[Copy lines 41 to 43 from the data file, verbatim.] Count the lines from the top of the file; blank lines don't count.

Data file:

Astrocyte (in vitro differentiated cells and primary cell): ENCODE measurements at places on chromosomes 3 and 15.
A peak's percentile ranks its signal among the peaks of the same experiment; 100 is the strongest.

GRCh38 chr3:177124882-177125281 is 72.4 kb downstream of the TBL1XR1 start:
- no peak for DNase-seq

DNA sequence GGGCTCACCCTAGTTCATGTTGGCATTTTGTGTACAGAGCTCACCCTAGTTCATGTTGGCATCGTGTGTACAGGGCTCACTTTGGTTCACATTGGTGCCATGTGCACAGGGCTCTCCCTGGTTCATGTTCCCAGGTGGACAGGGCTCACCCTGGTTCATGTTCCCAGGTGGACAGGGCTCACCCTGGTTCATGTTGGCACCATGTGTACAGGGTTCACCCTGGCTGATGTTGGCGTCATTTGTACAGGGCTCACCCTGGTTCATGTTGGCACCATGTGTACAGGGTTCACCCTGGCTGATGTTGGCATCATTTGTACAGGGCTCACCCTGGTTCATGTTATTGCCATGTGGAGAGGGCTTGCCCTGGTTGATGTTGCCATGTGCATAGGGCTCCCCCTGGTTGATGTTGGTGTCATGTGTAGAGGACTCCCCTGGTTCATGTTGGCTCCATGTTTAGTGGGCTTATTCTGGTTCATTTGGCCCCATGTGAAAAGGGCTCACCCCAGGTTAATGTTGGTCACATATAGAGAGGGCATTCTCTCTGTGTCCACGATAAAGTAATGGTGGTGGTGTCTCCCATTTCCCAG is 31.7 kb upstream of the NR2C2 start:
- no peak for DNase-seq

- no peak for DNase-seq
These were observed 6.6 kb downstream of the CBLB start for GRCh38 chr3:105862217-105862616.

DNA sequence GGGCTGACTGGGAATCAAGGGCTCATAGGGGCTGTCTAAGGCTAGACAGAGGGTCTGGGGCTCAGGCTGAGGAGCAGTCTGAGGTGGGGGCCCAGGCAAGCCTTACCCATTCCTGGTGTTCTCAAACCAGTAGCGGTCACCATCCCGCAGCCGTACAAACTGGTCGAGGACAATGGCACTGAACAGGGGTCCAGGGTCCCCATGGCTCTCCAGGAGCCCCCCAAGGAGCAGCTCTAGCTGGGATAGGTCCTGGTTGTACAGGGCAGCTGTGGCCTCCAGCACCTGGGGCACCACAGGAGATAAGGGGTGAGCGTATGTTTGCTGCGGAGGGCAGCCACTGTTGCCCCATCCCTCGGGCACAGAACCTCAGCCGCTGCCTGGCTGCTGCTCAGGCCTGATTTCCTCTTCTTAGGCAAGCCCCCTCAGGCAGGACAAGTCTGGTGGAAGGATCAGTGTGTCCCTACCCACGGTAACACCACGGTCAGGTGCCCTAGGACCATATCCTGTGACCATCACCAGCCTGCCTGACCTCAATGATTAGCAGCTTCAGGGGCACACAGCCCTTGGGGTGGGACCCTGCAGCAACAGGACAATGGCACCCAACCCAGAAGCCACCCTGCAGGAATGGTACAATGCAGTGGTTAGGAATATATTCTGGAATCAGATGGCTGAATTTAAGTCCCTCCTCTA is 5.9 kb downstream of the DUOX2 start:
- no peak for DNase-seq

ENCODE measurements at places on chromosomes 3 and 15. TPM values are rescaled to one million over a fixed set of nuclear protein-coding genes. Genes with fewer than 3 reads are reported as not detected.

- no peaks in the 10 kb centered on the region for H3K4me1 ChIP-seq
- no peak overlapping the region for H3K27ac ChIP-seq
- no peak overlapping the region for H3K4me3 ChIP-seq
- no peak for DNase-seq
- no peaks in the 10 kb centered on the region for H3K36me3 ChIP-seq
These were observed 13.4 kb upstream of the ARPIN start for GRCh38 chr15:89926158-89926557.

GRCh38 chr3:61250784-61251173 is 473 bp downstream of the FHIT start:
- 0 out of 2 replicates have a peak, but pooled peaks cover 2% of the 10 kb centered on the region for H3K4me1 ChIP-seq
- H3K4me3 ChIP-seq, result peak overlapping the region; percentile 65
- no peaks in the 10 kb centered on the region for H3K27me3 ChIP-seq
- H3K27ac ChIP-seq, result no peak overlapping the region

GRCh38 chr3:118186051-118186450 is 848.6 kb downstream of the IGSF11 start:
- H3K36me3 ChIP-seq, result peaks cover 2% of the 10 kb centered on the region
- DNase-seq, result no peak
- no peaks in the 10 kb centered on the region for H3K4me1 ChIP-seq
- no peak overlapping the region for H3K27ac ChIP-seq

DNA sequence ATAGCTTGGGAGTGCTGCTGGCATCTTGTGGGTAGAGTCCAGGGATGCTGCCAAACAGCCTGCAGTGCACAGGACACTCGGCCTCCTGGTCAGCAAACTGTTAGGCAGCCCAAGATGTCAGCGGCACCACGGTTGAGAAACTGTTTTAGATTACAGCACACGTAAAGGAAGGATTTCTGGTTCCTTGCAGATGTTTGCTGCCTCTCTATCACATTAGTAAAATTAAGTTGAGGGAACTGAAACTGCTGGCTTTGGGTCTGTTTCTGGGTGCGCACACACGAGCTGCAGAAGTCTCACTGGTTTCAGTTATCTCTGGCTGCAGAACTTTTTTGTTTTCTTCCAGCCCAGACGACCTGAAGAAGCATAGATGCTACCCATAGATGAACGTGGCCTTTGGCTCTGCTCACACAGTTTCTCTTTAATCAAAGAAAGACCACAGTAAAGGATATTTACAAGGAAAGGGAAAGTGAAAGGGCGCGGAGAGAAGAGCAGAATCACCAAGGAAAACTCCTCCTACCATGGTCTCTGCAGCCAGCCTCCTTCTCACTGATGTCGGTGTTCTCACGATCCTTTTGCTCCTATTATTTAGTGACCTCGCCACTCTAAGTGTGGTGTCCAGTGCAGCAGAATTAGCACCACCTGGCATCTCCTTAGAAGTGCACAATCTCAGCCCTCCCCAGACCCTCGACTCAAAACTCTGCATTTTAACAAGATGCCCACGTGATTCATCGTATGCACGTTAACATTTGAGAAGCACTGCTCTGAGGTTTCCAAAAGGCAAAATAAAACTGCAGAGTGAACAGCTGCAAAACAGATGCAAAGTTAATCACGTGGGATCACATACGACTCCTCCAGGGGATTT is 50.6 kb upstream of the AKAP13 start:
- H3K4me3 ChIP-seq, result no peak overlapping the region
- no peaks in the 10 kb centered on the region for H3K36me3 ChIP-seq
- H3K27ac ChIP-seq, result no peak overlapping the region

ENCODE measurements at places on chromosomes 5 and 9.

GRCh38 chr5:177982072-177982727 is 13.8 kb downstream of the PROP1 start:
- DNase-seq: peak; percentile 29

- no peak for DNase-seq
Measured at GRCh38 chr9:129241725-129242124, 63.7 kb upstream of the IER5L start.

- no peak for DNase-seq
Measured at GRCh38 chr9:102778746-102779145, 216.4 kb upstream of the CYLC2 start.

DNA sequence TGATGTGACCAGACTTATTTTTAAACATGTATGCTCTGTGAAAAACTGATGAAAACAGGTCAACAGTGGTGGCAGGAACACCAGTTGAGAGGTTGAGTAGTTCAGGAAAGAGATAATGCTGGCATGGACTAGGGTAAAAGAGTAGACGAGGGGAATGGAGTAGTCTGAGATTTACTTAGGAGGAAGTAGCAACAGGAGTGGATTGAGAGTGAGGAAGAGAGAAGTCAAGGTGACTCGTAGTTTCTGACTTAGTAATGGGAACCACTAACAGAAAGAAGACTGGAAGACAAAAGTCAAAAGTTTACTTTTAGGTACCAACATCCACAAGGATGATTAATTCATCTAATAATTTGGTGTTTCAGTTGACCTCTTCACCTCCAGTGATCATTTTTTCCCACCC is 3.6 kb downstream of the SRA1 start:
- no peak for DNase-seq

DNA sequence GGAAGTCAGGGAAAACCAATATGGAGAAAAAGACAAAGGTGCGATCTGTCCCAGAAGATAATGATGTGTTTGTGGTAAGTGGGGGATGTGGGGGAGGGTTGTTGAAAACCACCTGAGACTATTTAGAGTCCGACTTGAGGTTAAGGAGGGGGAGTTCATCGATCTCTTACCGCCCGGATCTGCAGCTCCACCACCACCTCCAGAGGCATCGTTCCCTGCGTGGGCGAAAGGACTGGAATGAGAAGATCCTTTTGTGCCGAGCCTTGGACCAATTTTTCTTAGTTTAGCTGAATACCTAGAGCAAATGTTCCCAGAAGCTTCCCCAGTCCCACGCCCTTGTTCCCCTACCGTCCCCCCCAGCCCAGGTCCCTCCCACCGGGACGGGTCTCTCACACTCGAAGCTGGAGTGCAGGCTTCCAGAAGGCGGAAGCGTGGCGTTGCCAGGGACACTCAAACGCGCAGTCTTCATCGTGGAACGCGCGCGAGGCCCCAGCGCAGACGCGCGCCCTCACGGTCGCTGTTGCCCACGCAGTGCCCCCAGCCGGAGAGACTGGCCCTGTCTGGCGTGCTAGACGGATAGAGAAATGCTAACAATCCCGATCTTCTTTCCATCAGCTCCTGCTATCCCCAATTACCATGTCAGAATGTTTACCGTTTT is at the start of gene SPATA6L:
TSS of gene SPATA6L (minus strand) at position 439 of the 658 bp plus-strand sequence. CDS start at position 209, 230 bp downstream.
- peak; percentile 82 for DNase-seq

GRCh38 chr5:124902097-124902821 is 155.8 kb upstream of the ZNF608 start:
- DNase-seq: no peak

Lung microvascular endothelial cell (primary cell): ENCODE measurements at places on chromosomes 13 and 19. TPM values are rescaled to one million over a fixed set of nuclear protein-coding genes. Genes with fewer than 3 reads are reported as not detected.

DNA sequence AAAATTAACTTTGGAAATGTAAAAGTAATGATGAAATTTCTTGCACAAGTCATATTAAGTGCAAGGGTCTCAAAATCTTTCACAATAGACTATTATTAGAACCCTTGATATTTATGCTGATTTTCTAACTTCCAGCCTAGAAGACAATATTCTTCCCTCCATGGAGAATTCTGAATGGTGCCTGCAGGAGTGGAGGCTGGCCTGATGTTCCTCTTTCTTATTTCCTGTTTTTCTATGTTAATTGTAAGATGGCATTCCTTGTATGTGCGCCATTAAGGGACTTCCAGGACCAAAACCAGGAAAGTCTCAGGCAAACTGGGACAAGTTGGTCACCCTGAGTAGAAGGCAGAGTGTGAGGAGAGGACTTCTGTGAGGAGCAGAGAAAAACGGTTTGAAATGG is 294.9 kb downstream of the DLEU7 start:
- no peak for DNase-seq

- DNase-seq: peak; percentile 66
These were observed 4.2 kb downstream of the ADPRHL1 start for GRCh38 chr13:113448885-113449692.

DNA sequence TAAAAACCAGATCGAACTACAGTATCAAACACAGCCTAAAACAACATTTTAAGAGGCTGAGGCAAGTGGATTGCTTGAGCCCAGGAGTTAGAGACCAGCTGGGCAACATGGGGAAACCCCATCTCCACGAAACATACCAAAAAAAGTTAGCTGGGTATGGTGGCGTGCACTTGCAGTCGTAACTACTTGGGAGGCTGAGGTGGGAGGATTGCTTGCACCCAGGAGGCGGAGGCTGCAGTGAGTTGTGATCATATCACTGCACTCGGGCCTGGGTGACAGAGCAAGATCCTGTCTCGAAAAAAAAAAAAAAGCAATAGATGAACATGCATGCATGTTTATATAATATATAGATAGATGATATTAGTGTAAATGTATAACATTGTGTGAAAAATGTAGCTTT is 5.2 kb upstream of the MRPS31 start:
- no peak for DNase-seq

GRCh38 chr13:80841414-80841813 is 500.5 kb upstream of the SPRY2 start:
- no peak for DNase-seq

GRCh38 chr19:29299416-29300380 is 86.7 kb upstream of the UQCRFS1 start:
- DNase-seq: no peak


DNA sequence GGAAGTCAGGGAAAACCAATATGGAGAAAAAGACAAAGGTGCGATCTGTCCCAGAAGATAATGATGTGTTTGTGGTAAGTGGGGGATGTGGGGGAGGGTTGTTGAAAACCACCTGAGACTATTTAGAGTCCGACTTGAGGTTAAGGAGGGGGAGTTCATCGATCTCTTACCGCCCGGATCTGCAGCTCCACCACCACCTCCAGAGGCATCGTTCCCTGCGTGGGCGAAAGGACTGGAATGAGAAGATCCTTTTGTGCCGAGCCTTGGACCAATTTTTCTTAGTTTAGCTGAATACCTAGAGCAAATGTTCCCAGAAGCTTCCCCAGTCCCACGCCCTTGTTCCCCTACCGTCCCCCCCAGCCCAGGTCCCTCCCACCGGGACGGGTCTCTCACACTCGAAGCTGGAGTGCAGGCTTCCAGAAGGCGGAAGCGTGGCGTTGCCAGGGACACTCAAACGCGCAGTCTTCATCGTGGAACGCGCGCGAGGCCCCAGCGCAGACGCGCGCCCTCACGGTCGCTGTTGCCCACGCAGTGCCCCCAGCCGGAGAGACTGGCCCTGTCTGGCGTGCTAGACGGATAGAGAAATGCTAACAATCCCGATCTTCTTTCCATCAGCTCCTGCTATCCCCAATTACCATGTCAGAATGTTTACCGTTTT is at the start of gene SPATA6L:
TSS of gene SPATA6L (minus strand) at position 439 of the 658 bp plus-strand sequence. CDS start at position 209, 230 bp downstream.
- peak; percentile 82 for DNase-seq